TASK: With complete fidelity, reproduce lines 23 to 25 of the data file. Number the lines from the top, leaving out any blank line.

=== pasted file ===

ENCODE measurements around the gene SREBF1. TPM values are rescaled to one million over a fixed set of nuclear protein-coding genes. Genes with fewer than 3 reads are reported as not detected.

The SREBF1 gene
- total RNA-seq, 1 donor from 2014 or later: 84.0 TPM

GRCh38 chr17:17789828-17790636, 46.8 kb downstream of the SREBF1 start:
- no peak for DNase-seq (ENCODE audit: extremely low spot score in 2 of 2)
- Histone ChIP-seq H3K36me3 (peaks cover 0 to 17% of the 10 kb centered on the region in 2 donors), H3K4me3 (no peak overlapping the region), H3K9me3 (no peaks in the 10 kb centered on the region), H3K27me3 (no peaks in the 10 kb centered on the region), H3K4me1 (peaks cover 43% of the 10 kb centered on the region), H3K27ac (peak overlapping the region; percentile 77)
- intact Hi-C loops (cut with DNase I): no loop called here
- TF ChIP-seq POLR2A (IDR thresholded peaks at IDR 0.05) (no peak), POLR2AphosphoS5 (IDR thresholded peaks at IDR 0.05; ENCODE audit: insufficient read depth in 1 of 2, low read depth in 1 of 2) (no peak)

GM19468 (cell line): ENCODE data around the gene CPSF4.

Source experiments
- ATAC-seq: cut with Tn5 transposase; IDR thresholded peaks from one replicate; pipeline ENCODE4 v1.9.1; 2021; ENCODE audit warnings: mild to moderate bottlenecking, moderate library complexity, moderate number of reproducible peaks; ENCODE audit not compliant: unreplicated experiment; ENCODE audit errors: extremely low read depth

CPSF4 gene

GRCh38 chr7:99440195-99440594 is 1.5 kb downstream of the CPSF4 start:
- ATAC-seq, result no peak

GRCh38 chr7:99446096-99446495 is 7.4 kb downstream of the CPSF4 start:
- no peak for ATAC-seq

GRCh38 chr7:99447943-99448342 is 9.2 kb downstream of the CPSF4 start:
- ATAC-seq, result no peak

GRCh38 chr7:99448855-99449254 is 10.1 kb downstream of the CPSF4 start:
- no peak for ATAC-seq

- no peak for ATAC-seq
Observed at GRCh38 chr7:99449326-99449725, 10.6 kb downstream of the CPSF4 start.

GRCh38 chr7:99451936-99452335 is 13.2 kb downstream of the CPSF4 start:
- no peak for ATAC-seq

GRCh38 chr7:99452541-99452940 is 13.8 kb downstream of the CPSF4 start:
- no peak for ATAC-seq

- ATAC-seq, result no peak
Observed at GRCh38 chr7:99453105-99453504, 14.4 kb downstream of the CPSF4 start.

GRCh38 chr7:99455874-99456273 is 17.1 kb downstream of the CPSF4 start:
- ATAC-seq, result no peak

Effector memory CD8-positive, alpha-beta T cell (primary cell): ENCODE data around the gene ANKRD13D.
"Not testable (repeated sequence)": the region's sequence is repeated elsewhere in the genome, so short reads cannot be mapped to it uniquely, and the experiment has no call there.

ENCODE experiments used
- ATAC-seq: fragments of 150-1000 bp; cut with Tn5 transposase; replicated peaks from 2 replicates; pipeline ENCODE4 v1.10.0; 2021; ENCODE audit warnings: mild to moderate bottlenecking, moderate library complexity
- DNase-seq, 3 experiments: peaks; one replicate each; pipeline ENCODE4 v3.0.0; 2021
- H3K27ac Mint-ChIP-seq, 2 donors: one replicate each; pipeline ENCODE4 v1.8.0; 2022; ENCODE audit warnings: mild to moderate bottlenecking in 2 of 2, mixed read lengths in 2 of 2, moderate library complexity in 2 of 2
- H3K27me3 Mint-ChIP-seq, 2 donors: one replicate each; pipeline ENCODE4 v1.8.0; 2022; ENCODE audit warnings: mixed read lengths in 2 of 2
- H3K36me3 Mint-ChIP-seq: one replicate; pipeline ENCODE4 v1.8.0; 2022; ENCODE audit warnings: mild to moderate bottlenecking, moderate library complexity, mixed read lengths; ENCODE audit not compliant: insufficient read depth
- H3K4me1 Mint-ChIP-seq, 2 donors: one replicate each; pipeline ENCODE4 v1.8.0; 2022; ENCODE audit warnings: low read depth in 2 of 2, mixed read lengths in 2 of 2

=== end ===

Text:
GRCh38 chr7:99451936-99452335 is 13.2 kb downstream of the CPSF4 start:
- no peak for ATAC-seq

GRCh38 chr7:99452541-99452940 is 13.8 kb downstream of the CPSF4 start: